Not all ex-Sunderland bosses are unemployable. Burnley fan Kevin Clarke looks at the amazing success of Steve Cotterill
Pundits often express disappointment at the lack of young English managers flourishing and the fact that top clubs appoint foreign coaches with the rest of the jobs swallowed up by the same old names. In Burnley, however, a quiet revolution is taking place, spearheaded by a man whose public stock was very low before this season. Step forward Steve Cotterill.
At the end of 2003-04, Burnley chairman Barry Kilby decided to dispense with the grizzled Stan Ternent. Stan’s idea of conflict management involved a smack in the face, his idea of team building was a week in Magaluf, but he had been a success, achieving promotion to the First Division and keeping the team there for four years. In the past two seasons, though, Burnley had become a running joke, conceding more than 160 goals.
Cotterill’s appointment was a surprise for a notoriously insular club that likes to promote ex-players. Since taking Cheltenham up from the Third Division in 2002, he had had a brief spell at Stoke, who were in the middle of a losing streak when he left, then a torrid four months as Howard Wilkinson’s deputy at Sunderland. Cotterill then began coaching at Leicester, just before the club took a mid-season break – in La Manga. At this point, timing appeared not to be Steve’s forte.
On his arrival at Turf Moor, the club had nine players and a pressing debt of £750,000 that needed to be paid to finance companies to stave off administration. Cotterill spouted the usual platitudes but also talked of building a team, and then a squad, of organisation and teamwork. Rather than the traditional pre-season jaunt to the Isle of Man for games against Wrexham and Stockport, Cotterill took the team to Austria, to play friendlies at altitude against Bundesliga sides.
He began to earn fans’ confidence by rejecting substantial bids for our jewel, England Under-21 midfielder Richard Chaplow. Free signings included Mr Own Goal, Frank Sinclair, while 1960s-sized fees were paid for Danny Coyne (£25k) and Michael Duff (£15k). Fans were heartened by the signing of a goalkeeper and three defenders (“I watched videos of all last seasons games,” said Cotterill). The small squad has further been bolstered by loan signings, the prize one being defender Gary Cahill from Villa. Few had heard of him but he made a dramatic impact, helping the side keep seven clean sheets in the first nine games he played. As entertaining as Stan was, nobody could imagine him chucking an 18-year-old into the first team; he preferred 36-year-old mono-paced David May.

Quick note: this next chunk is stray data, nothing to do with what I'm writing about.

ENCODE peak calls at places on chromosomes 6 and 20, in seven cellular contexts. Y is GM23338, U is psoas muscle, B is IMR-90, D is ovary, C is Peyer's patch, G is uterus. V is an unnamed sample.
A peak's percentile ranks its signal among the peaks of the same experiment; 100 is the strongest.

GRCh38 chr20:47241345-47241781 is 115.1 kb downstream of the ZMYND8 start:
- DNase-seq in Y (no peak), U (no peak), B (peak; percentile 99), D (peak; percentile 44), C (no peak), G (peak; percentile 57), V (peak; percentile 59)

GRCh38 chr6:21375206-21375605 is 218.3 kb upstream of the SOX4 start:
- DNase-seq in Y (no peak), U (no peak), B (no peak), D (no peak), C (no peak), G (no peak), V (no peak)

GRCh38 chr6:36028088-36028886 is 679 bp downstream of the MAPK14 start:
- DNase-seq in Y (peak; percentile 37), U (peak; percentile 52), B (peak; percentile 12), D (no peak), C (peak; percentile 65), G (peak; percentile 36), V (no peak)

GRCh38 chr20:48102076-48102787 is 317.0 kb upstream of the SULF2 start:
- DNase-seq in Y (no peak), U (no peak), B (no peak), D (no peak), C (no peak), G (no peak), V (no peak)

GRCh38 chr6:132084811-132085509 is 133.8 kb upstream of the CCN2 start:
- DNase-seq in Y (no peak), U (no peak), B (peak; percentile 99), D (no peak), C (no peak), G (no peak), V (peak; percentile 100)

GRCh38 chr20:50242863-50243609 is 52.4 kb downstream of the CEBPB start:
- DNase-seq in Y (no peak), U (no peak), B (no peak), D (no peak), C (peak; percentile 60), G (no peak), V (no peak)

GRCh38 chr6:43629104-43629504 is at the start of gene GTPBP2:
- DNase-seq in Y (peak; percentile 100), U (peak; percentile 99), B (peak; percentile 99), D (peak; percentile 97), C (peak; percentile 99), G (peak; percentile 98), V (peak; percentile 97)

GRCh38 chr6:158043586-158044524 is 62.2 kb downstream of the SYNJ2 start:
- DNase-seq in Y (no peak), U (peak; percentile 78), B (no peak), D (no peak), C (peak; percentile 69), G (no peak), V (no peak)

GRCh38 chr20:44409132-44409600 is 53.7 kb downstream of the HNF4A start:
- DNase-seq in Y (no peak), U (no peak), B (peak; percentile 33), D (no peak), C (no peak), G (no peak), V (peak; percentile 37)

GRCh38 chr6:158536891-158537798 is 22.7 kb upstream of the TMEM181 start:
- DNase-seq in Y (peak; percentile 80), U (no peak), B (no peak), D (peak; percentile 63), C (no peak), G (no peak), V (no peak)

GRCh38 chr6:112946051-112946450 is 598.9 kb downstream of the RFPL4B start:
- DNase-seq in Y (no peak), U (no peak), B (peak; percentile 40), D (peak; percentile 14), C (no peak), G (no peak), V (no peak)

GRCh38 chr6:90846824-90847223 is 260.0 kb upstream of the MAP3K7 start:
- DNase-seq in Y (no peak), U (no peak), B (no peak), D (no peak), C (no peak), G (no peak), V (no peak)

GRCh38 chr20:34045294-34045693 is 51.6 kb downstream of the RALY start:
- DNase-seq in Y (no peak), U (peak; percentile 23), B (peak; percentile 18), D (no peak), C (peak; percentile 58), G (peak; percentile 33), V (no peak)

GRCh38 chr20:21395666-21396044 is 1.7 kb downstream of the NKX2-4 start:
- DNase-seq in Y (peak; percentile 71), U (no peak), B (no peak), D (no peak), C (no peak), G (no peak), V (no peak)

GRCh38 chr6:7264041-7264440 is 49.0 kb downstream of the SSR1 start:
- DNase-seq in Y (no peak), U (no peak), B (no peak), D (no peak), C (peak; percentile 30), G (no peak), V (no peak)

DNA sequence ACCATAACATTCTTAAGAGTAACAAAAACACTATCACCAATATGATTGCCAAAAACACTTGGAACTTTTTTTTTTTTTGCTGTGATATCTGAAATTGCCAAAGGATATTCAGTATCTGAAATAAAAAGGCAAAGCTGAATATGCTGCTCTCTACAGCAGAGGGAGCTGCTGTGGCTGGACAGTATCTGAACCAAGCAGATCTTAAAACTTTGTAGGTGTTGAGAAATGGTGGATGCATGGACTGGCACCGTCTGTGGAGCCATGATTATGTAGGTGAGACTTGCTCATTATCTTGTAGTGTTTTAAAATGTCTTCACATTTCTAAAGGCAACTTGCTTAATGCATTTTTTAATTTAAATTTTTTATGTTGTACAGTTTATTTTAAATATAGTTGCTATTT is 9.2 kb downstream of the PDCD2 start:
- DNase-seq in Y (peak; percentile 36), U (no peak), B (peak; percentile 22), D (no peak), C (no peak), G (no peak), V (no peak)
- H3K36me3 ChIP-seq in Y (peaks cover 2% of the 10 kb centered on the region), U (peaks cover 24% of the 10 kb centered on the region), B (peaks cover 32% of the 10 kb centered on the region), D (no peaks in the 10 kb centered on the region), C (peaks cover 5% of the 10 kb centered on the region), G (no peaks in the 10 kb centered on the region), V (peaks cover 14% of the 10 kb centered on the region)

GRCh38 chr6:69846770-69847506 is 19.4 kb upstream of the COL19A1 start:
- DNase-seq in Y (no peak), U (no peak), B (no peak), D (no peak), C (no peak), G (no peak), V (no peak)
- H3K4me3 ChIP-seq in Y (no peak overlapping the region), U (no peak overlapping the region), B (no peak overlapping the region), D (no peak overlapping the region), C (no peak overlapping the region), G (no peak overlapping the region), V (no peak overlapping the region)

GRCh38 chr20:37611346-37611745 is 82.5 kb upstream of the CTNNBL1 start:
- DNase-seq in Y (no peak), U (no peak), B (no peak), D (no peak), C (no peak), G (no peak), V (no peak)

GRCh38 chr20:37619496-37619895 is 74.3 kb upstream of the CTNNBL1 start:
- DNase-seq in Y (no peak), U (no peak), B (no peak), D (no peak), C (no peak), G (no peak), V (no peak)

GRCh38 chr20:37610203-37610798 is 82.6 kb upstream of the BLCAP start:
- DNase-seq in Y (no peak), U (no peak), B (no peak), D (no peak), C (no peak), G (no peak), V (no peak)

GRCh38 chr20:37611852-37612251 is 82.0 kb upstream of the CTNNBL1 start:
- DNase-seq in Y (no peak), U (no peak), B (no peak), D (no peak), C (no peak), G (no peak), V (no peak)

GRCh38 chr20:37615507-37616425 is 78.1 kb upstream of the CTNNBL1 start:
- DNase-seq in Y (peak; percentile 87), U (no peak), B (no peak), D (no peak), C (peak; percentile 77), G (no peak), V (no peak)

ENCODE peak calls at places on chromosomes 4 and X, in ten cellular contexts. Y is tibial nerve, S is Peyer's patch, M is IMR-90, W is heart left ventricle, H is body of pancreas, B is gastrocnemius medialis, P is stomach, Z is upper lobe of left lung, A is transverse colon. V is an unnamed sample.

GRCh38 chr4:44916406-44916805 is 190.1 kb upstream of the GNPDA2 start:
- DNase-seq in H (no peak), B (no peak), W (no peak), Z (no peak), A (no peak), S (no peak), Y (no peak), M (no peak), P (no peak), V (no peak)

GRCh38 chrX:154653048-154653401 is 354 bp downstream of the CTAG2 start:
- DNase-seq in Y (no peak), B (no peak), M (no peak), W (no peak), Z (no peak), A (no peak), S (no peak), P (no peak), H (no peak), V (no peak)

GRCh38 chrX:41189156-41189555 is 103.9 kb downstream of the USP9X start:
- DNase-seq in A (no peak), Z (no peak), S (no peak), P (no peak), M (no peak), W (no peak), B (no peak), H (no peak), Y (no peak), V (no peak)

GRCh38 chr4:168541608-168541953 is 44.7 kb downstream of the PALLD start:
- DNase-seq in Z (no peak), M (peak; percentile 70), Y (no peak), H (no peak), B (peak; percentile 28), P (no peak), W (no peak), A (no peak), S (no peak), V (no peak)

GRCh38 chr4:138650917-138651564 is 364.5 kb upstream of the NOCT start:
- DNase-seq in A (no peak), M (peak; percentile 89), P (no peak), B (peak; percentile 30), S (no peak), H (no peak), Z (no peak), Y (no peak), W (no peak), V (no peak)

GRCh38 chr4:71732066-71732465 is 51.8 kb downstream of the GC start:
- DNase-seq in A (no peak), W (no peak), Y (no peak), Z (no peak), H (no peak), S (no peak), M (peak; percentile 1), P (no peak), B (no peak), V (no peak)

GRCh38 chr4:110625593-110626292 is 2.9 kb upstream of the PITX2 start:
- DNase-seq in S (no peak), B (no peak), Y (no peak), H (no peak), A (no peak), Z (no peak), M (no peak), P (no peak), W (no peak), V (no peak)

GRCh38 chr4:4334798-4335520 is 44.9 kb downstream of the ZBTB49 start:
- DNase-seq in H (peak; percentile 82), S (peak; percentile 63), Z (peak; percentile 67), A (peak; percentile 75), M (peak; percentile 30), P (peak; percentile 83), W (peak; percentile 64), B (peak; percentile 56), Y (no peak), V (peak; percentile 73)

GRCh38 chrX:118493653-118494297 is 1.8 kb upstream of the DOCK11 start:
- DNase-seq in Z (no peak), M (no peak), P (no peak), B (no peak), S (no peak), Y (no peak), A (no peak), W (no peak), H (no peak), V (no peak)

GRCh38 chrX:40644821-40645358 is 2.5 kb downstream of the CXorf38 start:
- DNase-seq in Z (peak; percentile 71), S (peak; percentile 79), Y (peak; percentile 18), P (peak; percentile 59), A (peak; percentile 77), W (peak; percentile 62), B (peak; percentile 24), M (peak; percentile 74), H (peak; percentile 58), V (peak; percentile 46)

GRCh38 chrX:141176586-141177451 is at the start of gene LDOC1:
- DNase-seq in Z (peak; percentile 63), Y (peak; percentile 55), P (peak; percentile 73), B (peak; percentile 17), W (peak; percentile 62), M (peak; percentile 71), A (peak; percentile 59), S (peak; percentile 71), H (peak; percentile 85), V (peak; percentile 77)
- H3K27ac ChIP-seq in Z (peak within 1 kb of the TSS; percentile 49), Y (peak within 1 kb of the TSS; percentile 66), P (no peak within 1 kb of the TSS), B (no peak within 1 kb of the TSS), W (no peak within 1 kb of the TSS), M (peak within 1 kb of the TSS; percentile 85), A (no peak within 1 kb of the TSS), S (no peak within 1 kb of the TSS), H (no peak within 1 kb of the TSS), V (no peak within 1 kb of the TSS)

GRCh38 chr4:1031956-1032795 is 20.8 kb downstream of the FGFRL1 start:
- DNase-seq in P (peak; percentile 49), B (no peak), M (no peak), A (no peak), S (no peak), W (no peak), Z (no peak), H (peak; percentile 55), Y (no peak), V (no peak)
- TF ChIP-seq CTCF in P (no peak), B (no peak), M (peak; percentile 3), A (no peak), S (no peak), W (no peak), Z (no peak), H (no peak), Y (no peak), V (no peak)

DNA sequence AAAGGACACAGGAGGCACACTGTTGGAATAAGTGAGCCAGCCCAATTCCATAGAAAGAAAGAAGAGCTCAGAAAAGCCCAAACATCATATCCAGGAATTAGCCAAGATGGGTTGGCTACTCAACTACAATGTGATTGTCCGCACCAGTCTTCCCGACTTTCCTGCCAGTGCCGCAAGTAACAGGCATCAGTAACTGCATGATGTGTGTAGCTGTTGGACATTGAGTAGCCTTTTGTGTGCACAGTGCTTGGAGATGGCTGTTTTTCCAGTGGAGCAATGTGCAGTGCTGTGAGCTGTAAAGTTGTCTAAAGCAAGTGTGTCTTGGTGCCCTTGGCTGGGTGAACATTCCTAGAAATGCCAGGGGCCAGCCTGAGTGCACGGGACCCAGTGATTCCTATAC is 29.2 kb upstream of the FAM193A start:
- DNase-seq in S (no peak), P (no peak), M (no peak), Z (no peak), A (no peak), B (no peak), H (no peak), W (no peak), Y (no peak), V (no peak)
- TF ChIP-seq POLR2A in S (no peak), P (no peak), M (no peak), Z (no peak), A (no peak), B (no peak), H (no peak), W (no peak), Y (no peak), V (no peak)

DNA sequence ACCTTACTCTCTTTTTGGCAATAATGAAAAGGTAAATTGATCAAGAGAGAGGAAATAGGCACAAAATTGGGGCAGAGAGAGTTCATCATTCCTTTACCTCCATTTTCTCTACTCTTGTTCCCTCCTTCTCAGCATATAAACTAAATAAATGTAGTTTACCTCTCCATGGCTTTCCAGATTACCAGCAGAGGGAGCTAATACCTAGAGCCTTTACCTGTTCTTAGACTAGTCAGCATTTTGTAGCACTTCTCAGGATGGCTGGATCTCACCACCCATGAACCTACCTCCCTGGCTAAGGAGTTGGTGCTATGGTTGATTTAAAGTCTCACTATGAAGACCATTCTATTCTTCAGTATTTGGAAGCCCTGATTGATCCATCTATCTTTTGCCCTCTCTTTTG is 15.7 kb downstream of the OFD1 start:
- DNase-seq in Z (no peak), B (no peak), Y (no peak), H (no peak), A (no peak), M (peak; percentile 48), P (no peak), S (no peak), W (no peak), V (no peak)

After 28 games, Burnley are eight points off sixth place with two games in hand. The star player, striker Robbie Blake, has gone to Birmingham, which would have been a disaster under Stan but is now seen as an opportunity to invest. We have the second-best defensive record in the league, have beaten Villa and Liverpool in the cups and won at Stoke despite their fans using every insult available towards Cotterill. This has been achieved using only 18 players – three for a matter of minutes – despite suffering a number of injuries, with Chaplow and Coyne out for three months. Cotterill advocates ice-baths, masseurs and under-water pressure tanks to increase blood circulation and the first XI has remained largely the same throughout.
Sinclair is now club captain, transformed from joke into a rock-solid centre-half (nicknamed “The Power”) and Cotterill has worked magic on others, none more than left-back Mo Camara, who used to bomb forward then launch crosses into Yorkshire – apparently to the constant amusement of Ternent’s staff. Cotterill had him perform 1,000 crosses a day in pre-season, and he now attacks with intent and accuracy, to the extent of being renamed Moberto Carlos.
We have a gem, who in his short time here has already been linked with Leicester, Wolves and Portsmouth. But Cotterill says he is going nowhere and is building an infrastructure and planning an indoor dome with the Blake money. Burnley have more qualified coaches within the youth set-up than any club in the country and there is talk of Academy status, all set up in six months.
Cotterill will leave Burnley for a Premiership side in the next three to five years. We will not begrudge him this, as it is certain he will leave us in a better position than when he took over. It is clear that he is destined for success and we will take delight in knowing that we played a large part in his rehabilitation.
From WSC 217 March 2005. What was happening this month